Prince Alfred BridgePrint Page
A plaque erected at Prince Alfred Bridge commemorates the Bicentenary of Australia in 1988.
The bicentenary of Australia was celebrated in 1988. It marked 200 years since the arrival of the First Fleet of British convict ships at Sydney in 1788. 1988 is considered the official bicentenary year of the founding of Australia. The Australian Bicentennial Authority (ABA) was set up to plan, fund and coordinate projects that emphasized the nation's cultural heritage.
The Prince Alfred Bridge is evidence of the construction of a bridge over the Murrumbidgee River and its extensive floodplain between North and South Gundagai in 1867 and the completion of timber approach spans in 1869. The bridge is thought to be the first iron truss bridge built in NSW and the state's largest road bridge until 1932.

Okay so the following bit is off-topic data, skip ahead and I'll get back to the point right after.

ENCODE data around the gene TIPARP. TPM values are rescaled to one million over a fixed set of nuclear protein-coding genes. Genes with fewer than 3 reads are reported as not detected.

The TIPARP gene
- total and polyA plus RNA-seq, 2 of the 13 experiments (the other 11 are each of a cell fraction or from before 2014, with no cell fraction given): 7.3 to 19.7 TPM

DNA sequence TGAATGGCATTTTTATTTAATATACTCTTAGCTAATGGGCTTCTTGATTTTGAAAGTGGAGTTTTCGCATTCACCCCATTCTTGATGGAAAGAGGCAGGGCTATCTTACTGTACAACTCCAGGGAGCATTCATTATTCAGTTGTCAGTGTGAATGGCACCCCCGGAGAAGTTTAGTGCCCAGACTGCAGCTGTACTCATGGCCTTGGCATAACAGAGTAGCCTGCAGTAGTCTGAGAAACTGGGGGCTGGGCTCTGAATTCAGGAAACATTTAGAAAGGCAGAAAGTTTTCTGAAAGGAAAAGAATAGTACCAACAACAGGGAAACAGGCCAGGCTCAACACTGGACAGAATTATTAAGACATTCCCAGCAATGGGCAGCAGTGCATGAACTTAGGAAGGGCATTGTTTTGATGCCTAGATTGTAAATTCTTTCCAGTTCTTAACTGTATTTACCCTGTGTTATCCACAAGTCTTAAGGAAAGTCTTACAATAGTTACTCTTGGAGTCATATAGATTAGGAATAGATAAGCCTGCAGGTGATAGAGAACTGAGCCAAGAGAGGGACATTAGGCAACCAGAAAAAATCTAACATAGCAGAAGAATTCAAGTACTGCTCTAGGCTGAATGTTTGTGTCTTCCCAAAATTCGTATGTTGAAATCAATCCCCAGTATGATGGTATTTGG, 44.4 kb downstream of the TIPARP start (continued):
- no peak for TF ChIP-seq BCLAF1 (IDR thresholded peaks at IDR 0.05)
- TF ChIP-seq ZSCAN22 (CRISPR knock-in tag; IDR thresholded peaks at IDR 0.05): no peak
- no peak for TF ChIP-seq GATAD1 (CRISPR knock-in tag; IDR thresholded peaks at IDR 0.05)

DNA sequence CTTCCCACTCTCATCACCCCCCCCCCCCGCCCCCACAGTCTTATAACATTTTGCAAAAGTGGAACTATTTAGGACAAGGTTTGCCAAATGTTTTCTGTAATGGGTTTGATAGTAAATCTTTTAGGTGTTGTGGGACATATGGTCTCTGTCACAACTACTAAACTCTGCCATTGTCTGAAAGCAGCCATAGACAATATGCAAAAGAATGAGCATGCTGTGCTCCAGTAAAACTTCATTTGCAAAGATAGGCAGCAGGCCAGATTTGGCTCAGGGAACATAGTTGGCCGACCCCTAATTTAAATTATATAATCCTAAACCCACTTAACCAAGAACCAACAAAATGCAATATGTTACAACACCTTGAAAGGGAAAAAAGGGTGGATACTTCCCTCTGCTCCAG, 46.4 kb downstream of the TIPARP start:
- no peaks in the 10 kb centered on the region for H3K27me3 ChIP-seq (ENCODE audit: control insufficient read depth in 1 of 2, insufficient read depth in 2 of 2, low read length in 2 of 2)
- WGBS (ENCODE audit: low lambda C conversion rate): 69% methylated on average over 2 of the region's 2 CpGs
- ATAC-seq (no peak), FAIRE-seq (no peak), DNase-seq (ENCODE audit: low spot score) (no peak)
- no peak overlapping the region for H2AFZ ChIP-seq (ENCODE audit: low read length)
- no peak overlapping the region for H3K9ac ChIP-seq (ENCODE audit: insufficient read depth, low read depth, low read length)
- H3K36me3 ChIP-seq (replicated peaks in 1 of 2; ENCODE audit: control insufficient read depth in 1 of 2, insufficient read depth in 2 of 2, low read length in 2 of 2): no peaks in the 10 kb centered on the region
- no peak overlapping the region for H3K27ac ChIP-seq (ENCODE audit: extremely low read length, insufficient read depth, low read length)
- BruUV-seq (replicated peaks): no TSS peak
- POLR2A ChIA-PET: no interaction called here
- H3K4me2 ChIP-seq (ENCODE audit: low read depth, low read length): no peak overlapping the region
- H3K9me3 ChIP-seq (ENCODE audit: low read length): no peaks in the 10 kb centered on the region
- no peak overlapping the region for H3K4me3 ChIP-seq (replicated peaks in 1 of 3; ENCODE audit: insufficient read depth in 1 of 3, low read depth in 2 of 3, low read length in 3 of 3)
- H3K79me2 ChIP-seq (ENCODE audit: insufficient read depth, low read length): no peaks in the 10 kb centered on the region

|Address:||Middleton Drive, Gundagai, 2722|
|GPS Coordinates:||Lat: -35.073339|
Note: GPS Coordinates are approximate.
HISTORIC BRIDGES OF NEW SOUTH WALES
PRINCE ALFRED BRIDGE
Over Murrumbidgee River, Gundagai
Opened on 17 October 1867 and named after the visiting Duke of Edinburgh, these Warren truss river spans make this Australia's second oldest metal truss bridge. Girders were imported from England but the 54 pier cylinders (from Fitzroy Iron Works, Mittagong) were the colony`s largest iron castings. The original timber approach viaduct, completed about 1869. was relocated and reconstructed in 1896. it was the State`s largest road bridge until 1932.
Erected to celebrate Australia`s Bicentenary in 1988 by the Department of Main Roads and the National Roads & Motorists` Association (N.R.M.A.)